Reference : Information Leakage due to Revealing Randomly Selected Bits
Scientific congresses, symposiums and conference proceedings : Paper published in a book
Physical, chemical, mathematical & earth Sciences : Mathematics
Engineering, computing & technology : Computer science
Computational Sciences; Security, Reliability and Trust
Information Leakage due to Revealing Randomly Selected Bits
Atashpendar, Arash mailto [University of Luxembourg > Interdisciplinary Centre for Security, Reliability and Trust (SNT) > >]
Roscoe, Bill [University of Oxford > Department of Computer Science]
Ryan, Peter [University of Luxembourg > Faculty of Science, Technology and Communication (FSTC) > Computer Science and Communications Research Unit (CSC) >]
Security Protocols XXIII: Lecture Notes in Computer Science, Volume 9379, 2015
Security Protocols XXIII
From 31-03-2015 to 02-04-2015
[en] Information Leakage ; Quantum Key Distribution ; Entropy ; Subsequence ; Supersequence ; Deletion Channel ; Simulation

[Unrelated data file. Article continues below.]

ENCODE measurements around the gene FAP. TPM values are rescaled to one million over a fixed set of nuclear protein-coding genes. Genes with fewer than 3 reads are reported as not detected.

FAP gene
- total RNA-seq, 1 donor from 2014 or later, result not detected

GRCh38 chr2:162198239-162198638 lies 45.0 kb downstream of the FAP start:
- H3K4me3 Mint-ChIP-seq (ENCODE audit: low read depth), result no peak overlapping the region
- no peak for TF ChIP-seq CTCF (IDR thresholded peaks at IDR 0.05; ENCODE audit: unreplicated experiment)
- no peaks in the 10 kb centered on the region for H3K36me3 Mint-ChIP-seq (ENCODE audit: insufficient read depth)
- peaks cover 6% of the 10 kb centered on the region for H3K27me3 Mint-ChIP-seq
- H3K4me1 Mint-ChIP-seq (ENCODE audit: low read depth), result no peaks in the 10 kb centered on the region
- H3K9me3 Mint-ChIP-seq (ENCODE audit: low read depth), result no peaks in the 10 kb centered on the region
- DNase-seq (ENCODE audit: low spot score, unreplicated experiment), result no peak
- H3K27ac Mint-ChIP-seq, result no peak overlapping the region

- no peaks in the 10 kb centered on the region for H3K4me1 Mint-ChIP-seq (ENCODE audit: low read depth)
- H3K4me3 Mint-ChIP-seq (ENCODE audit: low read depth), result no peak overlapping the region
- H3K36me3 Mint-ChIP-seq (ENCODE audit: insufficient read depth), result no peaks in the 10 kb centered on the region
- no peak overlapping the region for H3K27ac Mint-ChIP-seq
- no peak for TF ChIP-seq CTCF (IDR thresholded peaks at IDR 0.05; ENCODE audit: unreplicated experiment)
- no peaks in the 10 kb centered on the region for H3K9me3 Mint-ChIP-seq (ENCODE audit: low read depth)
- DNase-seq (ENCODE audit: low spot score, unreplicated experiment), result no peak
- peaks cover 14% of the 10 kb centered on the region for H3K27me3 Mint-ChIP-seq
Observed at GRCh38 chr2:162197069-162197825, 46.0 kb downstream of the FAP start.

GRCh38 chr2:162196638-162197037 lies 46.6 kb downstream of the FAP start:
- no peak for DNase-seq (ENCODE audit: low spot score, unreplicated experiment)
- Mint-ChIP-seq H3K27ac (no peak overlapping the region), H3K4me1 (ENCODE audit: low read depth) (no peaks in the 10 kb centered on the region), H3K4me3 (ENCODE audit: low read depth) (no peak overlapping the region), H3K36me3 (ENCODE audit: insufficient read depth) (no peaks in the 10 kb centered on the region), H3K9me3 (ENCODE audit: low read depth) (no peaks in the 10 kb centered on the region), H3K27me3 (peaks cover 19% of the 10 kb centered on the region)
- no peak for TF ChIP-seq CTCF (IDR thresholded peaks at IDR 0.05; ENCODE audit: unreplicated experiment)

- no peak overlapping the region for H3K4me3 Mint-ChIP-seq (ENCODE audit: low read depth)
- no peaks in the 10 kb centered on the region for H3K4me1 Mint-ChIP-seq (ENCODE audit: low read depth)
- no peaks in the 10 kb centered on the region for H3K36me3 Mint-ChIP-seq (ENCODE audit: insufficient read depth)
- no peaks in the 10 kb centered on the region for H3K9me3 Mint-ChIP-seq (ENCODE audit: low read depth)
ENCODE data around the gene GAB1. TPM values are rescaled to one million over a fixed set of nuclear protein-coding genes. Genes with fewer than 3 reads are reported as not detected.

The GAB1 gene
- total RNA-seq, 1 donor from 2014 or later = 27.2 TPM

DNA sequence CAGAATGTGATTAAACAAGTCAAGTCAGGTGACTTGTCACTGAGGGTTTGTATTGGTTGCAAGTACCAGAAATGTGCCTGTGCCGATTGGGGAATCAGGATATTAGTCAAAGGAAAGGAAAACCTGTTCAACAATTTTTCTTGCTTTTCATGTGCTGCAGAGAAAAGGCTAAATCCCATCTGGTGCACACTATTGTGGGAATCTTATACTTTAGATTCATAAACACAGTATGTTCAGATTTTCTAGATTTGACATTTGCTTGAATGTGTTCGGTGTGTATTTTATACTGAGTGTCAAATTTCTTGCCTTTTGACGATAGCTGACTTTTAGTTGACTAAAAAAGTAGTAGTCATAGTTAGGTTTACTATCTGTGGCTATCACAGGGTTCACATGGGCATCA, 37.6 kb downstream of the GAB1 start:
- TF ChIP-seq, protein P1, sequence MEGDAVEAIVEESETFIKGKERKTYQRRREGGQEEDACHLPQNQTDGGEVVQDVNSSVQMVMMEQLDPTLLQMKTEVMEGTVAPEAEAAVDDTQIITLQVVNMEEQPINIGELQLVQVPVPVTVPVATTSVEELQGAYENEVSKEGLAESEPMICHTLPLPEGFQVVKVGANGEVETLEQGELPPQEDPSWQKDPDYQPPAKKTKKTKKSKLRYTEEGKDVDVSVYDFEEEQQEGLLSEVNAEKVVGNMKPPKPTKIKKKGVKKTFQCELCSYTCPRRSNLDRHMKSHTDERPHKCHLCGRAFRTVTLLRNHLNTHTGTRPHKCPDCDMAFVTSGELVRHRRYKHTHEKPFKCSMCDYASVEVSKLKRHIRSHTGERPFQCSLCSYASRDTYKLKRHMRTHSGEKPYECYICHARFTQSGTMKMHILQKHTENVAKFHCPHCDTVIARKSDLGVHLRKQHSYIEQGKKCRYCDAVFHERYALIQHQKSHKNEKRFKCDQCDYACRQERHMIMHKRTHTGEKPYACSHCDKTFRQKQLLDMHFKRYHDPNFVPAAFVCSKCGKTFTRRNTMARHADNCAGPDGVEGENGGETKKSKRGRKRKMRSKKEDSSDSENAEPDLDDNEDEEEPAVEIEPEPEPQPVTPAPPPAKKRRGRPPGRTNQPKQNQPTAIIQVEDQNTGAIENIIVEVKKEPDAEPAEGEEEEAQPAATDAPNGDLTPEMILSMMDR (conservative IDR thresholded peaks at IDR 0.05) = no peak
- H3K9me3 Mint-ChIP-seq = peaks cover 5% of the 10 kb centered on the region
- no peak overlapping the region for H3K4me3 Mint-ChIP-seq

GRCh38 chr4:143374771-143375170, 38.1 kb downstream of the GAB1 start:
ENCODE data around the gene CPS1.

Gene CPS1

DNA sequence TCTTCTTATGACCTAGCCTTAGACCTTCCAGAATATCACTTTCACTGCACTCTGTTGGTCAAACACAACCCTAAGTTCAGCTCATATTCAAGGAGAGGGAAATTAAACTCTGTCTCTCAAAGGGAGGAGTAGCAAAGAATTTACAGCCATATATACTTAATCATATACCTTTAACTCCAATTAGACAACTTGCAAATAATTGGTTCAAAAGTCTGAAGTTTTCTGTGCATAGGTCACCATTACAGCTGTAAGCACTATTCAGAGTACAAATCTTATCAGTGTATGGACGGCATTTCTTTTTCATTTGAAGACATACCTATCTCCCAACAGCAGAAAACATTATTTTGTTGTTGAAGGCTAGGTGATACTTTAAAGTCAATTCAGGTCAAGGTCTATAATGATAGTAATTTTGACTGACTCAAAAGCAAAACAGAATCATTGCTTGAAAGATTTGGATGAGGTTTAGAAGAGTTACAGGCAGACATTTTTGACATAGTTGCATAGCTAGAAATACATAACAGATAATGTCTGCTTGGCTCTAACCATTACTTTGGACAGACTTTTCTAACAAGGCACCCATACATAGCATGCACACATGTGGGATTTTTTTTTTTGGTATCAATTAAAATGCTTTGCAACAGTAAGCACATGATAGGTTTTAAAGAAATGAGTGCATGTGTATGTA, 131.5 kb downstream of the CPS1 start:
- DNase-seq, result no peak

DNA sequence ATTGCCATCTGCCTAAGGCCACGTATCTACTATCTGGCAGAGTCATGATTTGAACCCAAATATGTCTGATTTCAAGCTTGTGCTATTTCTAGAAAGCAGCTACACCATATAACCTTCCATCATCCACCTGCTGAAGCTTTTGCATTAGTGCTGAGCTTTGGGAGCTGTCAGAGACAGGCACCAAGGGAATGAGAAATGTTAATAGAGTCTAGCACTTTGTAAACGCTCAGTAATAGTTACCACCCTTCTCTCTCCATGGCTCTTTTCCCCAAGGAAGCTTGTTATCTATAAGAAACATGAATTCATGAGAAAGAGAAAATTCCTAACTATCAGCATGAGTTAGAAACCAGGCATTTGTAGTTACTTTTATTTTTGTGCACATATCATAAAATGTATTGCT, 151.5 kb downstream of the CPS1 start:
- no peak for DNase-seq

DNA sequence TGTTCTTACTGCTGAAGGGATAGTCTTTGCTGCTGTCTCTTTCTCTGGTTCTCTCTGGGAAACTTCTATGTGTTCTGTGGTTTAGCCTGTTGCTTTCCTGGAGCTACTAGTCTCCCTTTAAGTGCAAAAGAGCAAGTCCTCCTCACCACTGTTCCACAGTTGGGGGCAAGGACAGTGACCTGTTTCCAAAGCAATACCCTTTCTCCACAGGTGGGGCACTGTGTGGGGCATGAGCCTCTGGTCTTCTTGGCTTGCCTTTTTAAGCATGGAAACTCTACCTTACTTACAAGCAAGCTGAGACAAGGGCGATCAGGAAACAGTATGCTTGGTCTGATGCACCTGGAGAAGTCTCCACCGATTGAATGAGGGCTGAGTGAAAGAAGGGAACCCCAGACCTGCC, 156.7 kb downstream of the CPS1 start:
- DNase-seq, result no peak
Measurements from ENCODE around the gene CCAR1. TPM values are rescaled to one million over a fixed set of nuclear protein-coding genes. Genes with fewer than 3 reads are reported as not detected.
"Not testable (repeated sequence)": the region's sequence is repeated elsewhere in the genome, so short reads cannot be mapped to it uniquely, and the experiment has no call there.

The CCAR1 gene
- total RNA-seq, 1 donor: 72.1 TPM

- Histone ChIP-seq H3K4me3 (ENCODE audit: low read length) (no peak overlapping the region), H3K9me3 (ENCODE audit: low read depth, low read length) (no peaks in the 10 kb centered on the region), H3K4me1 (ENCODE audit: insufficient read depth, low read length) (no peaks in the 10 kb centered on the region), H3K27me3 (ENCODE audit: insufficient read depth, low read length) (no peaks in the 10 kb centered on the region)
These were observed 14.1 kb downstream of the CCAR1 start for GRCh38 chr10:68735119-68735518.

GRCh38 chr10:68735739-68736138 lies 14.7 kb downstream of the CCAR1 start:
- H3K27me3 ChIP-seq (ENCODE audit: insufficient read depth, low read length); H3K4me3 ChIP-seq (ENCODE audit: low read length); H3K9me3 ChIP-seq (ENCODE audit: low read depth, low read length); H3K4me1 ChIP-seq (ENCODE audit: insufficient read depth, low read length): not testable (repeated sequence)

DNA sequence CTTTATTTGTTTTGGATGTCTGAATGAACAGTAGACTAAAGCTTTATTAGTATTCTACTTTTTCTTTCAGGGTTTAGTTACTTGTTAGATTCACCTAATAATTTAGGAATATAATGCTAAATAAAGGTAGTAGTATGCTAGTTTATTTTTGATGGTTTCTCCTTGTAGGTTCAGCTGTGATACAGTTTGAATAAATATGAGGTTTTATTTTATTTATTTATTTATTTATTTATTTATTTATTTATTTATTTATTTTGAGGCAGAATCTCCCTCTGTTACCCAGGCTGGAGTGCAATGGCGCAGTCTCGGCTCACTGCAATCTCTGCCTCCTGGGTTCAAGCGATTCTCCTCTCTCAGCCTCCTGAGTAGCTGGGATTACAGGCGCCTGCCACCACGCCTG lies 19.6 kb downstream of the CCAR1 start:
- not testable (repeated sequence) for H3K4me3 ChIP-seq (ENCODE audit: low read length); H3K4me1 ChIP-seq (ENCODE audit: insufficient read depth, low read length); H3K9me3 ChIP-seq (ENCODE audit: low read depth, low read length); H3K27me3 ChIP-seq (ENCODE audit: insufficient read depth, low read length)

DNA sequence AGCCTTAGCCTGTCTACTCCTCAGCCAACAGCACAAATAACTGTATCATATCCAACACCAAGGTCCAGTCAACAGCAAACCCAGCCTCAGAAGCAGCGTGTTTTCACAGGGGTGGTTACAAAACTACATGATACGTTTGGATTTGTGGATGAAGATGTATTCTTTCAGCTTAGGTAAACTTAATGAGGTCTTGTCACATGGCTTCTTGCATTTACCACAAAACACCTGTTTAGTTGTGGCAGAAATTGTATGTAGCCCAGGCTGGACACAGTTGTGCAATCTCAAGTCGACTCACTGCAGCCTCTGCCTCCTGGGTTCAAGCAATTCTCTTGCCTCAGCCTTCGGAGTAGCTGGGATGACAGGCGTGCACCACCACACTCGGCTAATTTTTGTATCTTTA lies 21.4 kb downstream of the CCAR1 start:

[en] This note describes an information theory problem that arose from some analysis of quantum key distribution protocols. The problem seems very natural and is very easy to state but has not to our knowledge been addressed before in the information theory literature: suppose that we have a random bit string y of length n and we reveal k bits at random positions, preserving the order but without revealing the positions, how much information about y is revealed? We show that while the cardinality of the set of compatible y strings depends only on n and k, the amount of leakage does depend on the exact revealed x string. We observe that the maximal leakage, measured as decrease in the Shannon entropy of the space of possible bit strings corresponds to the x string being all zeros or all ones and that the minimum leakage corresponds to the alternating x strings. We derive a formula for the maximum leakage (minimal entropy) in terms of n and k. We discuss the relevance of other measures of information, in particular min-entropy, in a cryptographic context. Finally, we describe a simulation tool to explore these results.

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